The new research centre has three basement levels and 10 floors of above ground accommodation in a crescent-shaped plan defined by the previous building’s structural grid. It has been designed to accommodate biohazard containment Level 2 research laboratories to international best practice standards with specialist secondary laboratory functions varying per floor. The facility also provides underground car parking, building services plant and laboratory technical areas, and office accommodation as well as serving as the Al Jalila Foundation Headquarters. The latter will include hosting facilities for symposia, training events and forums associated with the Foundation’s royal patronage.

The key to unlocking the final planning arrangement came from an ‘architour’ of four similarly sized research facilities at Oxford University, which IBI had programmed and designed. This tour afforded the client first-hand experience of different spatial arrangements and opportunities to discuss the benefits of planning approaches with the building users. During the tours we were able to highlight the critical findings of our “4 Labs – 4 Cities” research project in developing successful research environments. The tour informed the development of the project brief and introduced a number of innovations including:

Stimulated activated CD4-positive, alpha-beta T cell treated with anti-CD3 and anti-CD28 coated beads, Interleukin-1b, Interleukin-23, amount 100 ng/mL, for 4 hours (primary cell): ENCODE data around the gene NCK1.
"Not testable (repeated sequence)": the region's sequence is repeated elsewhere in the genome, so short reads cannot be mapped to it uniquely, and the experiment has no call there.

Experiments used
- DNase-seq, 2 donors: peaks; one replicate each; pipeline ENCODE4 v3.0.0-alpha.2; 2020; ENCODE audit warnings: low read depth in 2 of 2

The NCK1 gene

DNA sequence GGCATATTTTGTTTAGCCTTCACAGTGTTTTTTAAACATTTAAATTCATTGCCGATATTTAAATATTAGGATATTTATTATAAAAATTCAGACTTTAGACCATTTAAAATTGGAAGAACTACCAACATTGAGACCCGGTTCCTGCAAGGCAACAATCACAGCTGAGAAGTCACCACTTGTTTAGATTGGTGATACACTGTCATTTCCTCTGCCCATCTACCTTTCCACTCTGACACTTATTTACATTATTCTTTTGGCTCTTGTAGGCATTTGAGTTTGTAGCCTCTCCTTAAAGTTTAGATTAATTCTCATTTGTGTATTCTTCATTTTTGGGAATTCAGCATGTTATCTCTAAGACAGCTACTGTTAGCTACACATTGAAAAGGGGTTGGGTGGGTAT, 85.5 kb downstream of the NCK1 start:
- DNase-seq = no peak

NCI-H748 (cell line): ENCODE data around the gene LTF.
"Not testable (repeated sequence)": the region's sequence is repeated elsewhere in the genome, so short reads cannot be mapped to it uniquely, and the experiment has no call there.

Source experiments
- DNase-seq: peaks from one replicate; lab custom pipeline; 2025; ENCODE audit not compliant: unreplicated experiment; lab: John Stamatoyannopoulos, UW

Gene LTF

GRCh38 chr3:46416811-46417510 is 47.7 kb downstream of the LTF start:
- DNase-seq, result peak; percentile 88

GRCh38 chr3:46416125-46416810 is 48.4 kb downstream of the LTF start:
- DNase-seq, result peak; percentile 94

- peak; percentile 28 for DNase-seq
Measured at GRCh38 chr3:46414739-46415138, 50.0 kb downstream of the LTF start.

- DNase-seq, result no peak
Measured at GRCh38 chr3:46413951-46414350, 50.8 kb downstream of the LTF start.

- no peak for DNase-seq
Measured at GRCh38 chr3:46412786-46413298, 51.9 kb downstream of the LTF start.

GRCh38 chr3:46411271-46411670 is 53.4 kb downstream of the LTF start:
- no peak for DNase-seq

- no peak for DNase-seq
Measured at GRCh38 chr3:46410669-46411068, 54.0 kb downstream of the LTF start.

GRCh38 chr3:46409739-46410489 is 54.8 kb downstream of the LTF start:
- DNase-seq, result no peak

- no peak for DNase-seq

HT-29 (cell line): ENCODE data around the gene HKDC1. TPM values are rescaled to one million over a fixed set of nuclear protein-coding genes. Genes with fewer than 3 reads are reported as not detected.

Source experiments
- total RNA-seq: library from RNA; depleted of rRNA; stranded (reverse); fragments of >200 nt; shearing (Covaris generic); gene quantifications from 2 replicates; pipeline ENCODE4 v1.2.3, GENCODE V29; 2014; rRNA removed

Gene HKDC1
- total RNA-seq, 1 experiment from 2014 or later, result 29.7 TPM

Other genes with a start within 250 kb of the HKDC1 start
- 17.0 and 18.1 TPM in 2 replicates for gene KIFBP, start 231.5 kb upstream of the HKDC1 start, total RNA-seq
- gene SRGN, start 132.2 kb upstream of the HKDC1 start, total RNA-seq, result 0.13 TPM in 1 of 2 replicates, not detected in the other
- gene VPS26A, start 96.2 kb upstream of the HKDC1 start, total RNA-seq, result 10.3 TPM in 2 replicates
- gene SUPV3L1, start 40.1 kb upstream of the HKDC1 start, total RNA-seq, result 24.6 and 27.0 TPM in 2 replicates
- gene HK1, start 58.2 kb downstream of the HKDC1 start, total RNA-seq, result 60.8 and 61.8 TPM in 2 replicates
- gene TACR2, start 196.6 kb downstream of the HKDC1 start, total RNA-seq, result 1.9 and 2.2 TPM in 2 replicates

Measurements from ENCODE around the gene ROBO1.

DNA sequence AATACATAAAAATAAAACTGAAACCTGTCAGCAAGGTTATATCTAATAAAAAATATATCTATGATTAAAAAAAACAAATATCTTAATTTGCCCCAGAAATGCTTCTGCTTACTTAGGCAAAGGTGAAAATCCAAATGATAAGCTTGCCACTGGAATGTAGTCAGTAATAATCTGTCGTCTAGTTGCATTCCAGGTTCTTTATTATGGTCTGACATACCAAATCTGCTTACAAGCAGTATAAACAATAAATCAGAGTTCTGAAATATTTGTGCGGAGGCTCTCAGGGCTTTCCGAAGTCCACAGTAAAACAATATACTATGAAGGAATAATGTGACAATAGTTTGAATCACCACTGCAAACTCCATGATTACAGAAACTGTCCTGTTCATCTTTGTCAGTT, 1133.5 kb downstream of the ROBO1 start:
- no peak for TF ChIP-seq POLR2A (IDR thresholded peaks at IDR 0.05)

– The inclusion of social / lounge areas on each laboratory floor to encourage ad hoc discussion and interaction between researchers away from formal laboratory or write up areas.

– The primary laboratory spaces are counter-intuitively located at the heart of the building, away from the external facade